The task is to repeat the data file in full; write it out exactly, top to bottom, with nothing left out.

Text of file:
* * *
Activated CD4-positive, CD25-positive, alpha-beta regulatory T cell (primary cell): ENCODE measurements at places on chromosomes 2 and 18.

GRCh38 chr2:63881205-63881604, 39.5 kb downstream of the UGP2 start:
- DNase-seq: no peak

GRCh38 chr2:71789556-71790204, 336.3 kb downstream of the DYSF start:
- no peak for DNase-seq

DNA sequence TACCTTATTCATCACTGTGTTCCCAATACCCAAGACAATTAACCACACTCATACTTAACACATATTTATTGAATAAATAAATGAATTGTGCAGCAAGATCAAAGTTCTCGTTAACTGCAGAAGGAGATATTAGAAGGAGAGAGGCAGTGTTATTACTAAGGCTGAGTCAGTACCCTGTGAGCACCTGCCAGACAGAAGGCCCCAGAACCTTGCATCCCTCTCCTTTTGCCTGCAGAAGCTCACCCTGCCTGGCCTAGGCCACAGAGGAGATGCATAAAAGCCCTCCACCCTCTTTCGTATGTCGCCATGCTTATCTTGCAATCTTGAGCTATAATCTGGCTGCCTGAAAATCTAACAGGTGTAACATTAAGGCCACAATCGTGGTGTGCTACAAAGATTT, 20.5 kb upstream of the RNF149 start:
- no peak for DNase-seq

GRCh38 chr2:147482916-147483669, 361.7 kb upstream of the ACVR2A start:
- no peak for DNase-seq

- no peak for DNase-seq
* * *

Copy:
Activated CD4-positive, CD25-positive, alpha-beta regulatory T cell (primary cell): ENCODE measurements at places on chromosomes 2 and 18.

GRCh38 chr2:63881205-63881604, 39.5 kb downstream of the UGP2 start:
- DNase-seq: no peak

GRCh38 chr2:71789556-71790204, 336.3 kb downstream of the DYSF start:
- no peak for DNase-seq

DNA sequence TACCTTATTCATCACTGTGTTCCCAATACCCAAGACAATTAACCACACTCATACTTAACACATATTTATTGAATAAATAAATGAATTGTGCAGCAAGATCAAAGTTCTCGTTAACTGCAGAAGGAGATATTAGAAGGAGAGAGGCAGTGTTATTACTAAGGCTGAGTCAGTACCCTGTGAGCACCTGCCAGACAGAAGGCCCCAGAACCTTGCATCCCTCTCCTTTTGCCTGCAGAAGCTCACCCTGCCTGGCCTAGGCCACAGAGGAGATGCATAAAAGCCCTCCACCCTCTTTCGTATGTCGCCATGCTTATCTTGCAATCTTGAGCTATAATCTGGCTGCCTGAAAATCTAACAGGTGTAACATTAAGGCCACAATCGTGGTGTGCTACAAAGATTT, 20.5 kb upstream of the RNF149 start:
- no peak for DNase-seq

GRCh38 chr2:147482916-147483669, 361.7 kb upstream of the ACVR2A start:
- no peak for DNase-seq

- no peak for DNase-seq